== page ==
How to Run Pipes Through Walls and Floors for DIY Plumbing Work
If you’re amateur operating pipes, we’ll guide you to guide your plumbing wall through the most challenging places.
The pipes that supply water to toilets, faucets, showers and other fixtures are usually concealed behind walls or under flooring, which requires careful planning to ensure proper installation. After you’ve created a plan for the new plumbing, developing an approach to operating the pipes is essential. This is simple if you’re building a new structure or addition in which the framing is visible. However, if you’re renovating a bath or kitchen area, you must be prepared to change the design once you remove the flooring and wall covering.
Replacing the finished surface when plumbers (especially the patching of walls) typically takes a few days. Repairing large wall patches (or even replacing the entire wall) will take a little longer than a tiny patch, so make sure you have ample space for work.
After you have opened the drain and vent lines, connecting the supply, which is usually along drain-waste-vent (DWV) pipelines, is fairly simple. Before beginning, you should brush up on your carpentry basics, understand your home’s layout and ensure you know the best way to install pipes. It’s important to get your plans approved by your municipal building inspector to ensure they conform to the plumbing code.
How to Run Pipes Through Walls and Floors
Every home renovation, expansion, or construction that requires plumbing typically involves using pipes. Learn to navigate difficult places on walls and floors with these tips.
1. Assess and Remove the Wall
If you plan to install an additional stack, look at the framing. A toilet installation requires a drain of 3 inches that can be put in only if the wall is constructed of 2x6s or more (a 2-inch pipe can be installed through a wall of 2×4). Take the wall’s surface and move it to the ceiling.
2. Prep for New Pipe
Make a hole, allowing extra room in the newly installed pipe. For a pipe of 3 inches, use an electric drill and a reciprocating cut to cut a hole approximately 4 1/4 inches wide by 10 inches in both the floor of the room that you’re working in and on top of that room beneath. Cut off a 10-inch by 2 feet section of flooring.
3. Assemble and Place Drainpipe
Attach the fittings to on top of the Drainpipe. Make sure they face in the right direction. The Drainpipe should be larger than the one you need. You can cut it down to size in the future from below. Slide the pipe through the hole.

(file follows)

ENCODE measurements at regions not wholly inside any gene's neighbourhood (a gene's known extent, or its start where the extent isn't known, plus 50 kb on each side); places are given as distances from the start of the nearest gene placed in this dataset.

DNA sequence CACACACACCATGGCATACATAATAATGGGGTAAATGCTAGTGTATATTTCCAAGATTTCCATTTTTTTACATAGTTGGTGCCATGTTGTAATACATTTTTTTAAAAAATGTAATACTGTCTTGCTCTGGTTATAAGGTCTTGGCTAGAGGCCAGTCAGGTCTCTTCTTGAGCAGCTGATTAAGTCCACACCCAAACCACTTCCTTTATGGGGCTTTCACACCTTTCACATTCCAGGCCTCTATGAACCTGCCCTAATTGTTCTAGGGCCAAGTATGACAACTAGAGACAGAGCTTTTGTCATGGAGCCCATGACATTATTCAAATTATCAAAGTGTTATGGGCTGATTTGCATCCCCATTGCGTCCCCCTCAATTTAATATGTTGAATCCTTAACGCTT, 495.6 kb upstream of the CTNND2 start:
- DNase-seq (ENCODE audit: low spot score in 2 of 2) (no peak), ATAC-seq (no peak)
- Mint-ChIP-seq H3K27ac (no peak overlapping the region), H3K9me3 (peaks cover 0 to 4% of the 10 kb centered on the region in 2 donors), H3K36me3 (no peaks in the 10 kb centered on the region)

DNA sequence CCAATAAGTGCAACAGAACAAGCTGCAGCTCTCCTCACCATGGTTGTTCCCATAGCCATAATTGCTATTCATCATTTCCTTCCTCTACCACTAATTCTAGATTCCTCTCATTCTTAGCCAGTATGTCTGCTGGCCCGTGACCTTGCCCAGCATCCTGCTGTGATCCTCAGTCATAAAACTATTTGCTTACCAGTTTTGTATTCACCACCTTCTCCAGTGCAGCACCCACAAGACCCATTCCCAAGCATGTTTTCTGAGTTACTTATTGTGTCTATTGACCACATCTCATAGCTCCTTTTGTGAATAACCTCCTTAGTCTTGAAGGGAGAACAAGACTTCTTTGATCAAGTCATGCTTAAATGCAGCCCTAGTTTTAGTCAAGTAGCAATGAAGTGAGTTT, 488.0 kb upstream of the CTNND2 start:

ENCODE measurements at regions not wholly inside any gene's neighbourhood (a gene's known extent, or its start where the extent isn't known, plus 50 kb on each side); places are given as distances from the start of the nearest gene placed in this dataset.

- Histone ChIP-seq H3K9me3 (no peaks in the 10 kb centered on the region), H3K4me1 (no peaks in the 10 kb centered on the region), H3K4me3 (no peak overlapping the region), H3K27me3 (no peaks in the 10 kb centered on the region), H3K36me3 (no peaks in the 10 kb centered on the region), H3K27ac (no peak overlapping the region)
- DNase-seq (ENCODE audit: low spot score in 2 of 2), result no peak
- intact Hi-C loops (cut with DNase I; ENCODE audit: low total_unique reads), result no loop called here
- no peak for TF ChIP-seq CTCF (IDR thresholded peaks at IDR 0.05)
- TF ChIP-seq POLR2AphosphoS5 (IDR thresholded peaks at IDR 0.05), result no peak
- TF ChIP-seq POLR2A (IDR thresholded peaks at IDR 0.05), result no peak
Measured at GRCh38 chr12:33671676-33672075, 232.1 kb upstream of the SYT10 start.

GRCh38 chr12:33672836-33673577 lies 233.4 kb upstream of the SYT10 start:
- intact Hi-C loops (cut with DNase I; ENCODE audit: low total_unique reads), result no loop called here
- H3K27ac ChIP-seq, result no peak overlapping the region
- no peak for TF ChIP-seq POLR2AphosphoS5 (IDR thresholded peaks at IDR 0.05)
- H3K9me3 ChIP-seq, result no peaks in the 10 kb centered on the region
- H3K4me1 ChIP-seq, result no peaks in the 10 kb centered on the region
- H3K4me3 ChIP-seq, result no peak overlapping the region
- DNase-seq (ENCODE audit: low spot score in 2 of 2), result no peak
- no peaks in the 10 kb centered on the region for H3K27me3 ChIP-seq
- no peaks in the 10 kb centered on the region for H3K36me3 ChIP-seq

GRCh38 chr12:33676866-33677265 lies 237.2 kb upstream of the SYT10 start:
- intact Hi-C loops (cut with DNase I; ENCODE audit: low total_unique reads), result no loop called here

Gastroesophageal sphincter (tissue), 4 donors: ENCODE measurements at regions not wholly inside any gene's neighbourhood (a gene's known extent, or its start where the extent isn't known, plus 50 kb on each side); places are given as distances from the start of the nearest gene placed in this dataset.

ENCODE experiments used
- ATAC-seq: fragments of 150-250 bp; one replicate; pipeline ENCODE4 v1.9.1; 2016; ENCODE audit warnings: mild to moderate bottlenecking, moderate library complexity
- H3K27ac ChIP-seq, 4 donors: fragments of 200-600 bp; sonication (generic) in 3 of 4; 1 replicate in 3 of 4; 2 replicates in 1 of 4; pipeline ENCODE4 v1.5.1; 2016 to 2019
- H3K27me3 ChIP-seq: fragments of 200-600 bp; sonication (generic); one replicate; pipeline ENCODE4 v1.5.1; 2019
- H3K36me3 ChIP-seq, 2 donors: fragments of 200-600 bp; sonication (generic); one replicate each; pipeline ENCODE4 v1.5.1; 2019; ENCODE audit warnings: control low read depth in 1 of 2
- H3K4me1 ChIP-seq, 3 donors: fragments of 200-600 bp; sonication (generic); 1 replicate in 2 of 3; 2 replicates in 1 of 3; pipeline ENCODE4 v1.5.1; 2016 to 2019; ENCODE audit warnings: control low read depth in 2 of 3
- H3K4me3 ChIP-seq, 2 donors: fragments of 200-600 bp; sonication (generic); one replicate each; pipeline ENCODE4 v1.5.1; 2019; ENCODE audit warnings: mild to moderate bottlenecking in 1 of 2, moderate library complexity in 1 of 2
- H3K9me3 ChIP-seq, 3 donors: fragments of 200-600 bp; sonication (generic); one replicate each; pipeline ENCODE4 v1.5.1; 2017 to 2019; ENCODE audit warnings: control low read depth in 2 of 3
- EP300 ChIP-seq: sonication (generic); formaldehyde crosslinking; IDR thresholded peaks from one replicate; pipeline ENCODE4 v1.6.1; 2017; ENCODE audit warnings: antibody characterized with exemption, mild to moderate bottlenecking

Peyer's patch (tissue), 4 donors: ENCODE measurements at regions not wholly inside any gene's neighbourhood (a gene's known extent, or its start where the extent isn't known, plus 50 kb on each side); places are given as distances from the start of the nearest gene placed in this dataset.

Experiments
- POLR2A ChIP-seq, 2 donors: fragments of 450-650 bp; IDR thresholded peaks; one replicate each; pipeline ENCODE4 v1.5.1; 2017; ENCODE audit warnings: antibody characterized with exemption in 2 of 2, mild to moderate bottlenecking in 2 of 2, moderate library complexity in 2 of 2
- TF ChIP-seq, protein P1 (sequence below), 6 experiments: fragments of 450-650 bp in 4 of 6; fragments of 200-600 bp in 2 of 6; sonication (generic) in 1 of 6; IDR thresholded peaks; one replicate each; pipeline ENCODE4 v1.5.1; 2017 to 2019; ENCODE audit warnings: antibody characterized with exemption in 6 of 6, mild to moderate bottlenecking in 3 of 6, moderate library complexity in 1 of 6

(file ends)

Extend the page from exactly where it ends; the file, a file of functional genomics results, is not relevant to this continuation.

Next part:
4. Run the Vent
You may need to cut an opening in the wall over or below it to direct the vent pipe upwards or down. You can connect the vent to join the existing ventilation in the attic. If not, you can drill through the ceiling of your attic and let an expert roofer install an attic roof jack to connect your vent pipe.
5. Guide and Attach Pipes
The Drainpipe is secured with straps. Make a smaller hole in the ceiling to accommodate the pipe vent. If you want a 1 1/2-inch vent pipe, it is recommended that a 2 1/2-inch hole will suffice. The vent pipe is guided up through the hole into the attic or room above, then slid its lower part into the fitting near the floor.
Drainpipes that run through joists call for a meticulous job. The holes should follow an exact path across the flooring. Then, they have to be either ascending or descending so that the pipe is sloped 1/4 inch for each foot. (If the joists measure 16 inches across and pipes are running across them at an angle of right, the holes are different in height by around 3/8 inches.)
Vent pipes may run in a straight line. However, certain codes require an incline towards the primary drain. Every drain line must be sloped. For a precise slope, mark a level line on the studs, and then measure 1/4-inch for each running foot. Also, codes could require fireproof caulk for walls.
Read More : How to Determine the Shower Faucet Type
6. How to Stabilize and Protect Pipes
When you can, put pipes through the holes in the center of the framing member, and line the holes with felt or wood shims to prevent pipes from shaking and rattling. Place a shim beneath the pipe, then tap it until it is in position but not completely tight to allow expansion. If nodes are required, make them as tiny as possible since they weaken the framing member. Metal plates to shield the pipes against nails.
7. Tips for Running Pipe Through a Floor
The passage of drainpipes through joists calls for a meticulous job. The holes should follow an exact line across the floor. They must ascend or descend, so the pipe is sloped 1/4 inch for each foot. (If the joists measure 16 inches in diameter and pipes are running across them at an angle of right, the holes are different in height by 3/8 inches.)
8. Tips for Running Pipe Through a Wall
Vent pipes may run at a level, but certain codes require an incline towards the drain that is used for the main drainage. Drain lines should be sloped. To determine a slope precisely, draw a level line on the studs and then measure 1/4-inch for each running foot. Be aware that codes may require fireproof caulking on walls.